Ethereum Network’s “Byzantium” Test Set for Sept. 18

Announcements, Blockchain, FinTech, Innovation | September 11, 2017 By:

September 18 will mark the launch of the first test for the upgrades to the ethereum blockchain via a hard fork known as Metropolis.

The test, code-named “Byzantium,” will be followed by a second test, “Constantinople,” at a later time. The Metropolis upgrade is expected in October if all goes well with the testing.

Developers from the Ethereum Foundation are spearheading the tests and development. The adaptations will  purportedly bolster security, anonymity, and make for easier programming. The goal of the changes will be to provide greater flexibility to smart contract developers, allowing them to automatically pay their own fees without users externally funding them.

To make the changes, users will download the ethereum client that contains the blockchain, storage layer, logic layer, and consensus layer (all are in one package). The users can then modify the code to suit their specific needs.

The most important innovation in the fork is the institution of zk SNARKS (zero-knowledge Succinct Non-interactive Argument of Knowledge), known as “zero-knowledge proofs.”  This provides for anonymous transactions of value without a verifier having to execute computations or learn what was executed. By using zk SNARKS, the verifier can confirm that a computation happened with “zero knowledge” of its details. The system is currently deployed by Zcash.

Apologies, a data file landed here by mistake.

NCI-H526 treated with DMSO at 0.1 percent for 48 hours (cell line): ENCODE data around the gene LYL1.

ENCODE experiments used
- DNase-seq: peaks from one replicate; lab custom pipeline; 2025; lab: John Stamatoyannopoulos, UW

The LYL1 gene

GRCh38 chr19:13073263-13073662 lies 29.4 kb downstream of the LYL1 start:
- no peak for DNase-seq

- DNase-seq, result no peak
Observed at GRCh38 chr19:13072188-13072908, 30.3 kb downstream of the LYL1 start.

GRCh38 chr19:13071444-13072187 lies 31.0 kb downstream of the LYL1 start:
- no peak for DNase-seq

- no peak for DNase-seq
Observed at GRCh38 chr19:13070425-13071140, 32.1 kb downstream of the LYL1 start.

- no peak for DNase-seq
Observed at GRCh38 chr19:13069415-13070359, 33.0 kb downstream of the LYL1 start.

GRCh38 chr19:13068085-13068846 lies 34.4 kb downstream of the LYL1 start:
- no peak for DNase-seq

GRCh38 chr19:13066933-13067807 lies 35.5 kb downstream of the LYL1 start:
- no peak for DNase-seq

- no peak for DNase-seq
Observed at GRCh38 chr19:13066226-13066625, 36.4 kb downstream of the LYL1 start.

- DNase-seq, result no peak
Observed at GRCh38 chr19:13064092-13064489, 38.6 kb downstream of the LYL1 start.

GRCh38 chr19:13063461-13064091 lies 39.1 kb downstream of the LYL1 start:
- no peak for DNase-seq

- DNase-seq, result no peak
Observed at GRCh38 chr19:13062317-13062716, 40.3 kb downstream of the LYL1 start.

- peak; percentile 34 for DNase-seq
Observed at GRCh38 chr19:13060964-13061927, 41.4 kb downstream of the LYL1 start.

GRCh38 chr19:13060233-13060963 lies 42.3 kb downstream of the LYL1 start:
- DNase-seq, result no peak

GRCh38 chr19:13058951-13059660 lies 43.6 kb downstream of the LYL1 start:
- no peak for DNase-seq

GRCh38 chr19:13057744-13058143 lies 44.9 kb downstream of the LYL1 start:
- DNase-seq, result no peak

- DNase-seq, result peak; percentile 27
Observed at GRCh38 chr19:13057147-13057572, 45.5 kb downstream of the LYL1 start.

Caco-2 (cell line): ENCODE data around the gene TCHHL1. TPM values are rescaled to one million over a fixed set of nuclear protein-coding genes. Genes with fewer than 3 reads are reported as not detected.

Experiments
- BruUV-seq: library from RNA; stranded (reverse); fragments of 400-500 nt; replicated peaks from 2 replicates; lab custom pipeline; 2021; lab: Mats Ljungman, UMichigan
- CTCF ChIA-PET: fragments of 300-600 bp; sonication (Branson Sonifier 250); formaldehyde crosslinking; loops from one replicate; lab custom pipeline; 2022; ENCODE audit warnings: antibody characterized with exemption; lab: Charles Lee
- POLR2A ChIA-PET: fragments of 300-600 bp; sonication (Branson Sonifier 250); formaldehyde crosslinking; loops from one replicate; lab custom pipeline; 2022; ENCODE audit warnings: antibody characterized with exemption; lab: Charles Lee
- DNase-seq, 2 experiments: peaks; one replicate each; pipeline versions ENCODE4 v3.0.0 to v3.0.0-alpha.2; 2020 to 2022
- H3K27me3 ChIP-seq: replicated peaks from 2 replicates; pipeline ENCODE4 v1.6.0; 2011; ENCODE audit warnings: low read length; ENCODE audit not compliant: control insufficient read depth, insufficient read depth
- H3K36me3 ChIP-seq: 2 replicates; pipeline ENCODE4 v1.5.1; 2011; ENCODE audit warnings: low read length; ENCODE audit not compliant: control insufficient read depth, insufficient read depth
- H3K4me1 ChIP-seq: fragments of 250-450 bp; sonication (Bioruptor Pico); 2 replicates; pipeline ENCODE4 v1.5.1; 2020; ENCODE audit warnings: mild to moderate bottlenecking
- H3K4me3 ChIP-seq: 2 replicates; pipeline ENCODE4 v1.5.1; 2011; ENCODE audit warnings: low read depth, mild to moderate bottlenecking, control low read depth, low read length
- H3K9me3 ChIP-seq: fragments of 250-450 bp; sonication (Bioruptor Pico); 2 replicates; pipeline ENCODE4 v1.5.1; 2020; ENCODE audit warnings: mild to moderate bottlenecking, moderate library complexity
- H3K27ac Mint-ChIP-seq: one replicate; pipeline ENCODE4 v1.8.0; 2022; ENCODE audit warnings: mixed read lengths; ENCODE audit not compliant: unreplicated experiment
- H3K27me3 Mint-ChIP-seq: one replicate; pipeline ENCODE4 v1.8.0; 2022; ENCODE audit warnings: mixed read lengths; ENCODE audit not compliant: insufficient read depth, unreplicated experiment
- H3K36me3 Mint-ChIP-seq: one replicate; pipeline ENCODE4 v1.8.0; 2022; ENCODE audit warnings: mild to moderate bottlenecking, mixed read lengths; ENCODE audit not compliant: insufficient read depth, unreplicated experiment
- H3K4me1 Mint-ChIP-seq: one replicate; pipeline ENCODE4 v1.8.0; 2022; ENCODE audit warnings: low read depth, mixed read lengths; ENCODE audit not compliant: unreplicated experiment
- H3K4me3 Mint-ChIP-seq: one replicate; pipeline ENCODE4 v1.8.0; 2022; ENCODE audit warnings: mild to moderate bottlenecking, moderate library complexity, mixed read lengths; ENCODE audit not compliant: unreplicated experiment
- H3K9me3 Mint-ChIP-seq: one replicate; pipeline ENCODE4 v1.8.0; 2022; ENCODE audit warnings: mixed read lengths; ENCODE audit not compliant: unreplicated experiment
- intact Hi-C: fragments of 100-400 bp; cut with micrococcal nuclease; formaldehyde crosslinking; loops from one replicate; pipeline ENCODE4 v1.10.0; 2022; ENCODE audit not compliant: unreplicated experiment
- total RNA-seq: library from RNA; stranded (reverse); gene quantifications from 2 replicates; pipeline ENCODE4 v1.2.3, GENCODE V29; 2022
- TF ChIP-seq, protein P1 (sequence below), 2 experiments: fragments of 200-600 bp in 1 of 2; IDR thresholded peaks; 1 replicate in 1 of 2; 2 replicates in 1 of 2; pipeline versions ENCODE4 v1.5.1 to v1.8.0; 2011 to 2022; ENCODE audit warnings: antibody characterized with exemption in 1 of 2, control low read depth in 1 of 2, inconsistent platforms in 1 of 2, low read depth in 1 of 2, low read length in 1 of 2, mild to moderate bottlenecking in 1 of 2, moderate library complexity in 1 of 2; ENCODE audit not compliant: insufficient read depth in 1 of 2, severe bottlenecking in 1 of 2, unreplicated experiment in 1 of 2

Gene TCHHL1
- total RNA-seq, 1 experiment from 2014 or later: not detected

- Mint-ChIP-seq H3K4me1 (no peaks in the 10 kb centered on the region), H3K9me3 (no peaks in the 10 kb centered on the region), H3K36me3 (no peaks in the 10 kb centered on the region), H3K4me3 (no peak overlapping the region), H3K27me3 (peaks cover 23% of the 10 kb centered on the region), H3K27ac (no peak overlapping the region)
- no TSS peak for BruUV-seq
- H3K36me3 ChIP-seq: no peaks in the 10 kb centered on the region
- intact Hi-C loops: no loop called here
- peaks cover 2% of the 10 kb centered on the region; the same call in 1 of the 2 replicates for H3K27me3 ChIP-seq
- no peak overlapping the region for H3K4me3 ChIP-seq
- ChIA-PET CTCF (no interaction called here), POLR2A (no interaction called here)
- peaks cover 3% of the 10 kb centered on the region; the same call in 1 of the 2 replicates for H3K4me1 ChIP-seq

Other changes include Gas adjustments for bill settling; masking for security, that will allow users to determine the address for which they have a private key; and a so-called “Difficulty-Bomb” that will make mining more difficult. The latter is part of the transition from proof-of-work (PoW) to proof-of-stake (PoS) on the network, a transition that has been nicknamed the “Ethereum Ice Age.”

The move will slow ethereum mining, but whether that will have an effect on pricing is unclear. The upgrades will likely increase the number of system users.

After Metropolis is instituted, developers will focus on the upgrade known as Serenity. No date has been set for its arrival. Although final details are not known, the transition is intended to move the network from proof-of-work (mining) to proof-of-stake (virtual mining) using the Casper consensus algorithm. The transition is expected to reduce the resources required for ethereum mining, including the amount of electricity needed to power the computers.

Serenity will also feature tree token management that will allow smart contracts to be autonomous, reducing the need for external activation; and blockchain sharding, which allows each running node the ability to approve only its piece of the network, improving transaction times.

The changes are expected to affect enterprise applications and DApps when they arrive.